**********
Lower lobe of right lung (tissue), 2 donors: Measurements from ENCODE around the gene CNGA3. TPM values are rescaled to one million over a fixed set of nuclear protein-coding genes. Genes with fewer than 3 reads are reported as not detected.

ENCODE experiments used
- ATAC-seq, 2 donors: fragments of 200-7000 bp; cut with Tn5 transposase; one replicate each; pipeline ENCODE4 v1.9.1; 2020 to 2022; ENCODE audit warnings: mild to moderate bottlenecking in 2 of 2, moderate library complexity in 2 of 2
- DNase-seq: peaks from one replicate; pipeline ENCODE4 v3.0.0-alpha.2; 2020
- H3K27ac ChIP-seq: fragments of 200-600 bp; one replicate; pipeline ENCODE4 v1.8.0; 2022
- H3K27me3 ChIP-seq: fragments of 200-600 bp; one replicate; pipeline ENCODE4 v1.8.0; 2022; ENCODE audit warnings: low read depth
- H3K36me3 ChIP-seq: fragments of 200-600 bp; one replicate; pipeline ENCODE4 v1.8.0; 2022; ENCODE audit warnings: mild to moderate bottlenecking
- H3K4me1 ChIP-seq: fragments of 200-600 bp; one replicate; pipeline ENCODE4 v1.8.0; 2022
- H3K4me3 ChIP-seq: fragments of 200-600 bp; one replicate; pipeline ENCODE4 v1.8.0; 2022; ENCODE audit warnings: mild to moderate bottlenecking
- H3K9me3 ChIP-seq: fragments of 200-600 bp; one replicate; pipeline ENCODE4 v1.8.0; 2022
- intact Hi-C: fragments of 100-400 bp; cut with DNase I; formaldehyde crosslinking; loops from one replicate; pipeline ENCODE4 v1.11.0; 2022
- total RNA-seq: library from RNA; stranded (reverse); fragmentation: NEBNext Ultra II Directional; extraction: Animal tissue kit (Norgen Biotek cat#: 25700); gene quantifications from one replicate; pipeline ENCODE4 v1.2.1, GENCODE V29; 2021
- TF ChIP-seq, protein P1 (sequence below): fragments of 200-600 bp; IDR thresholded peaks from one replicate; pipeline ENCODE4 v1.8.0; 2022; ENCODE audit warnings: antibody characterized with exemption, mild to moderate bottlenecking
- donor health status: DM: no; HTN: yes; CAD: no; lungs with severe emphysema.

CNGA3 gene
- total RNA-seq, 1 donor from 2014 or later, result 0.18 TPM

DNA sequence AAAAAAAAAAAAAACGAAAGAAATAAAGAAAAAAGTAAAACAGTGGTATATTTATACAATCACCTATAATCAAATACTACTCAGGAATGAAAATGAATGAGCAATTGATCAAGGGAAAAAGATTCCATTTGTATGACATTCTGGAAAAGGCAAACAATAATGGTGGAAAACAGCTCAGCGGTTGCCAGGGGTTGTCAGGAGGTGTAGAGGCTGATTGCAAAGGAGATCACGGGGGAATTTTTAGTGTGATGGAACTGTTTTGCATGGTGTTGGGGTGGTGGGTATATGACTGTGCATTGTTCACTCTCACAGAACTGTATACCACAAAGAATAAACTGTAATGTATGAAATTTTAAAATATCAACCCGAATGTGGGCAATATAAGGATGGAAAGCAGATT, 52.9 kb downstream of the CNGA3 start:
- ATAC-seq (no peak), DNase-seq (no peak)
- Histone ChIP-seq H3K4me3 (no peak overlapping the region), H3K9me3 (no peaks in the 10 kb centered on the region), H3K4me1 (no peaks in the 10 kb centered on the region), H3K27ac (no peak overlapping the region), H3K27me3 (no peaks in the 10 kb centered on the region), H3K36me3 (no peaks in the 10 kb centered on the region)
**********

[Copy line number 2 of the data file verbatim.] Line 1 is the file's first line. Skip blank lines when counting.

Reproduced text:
ENCODE experiments used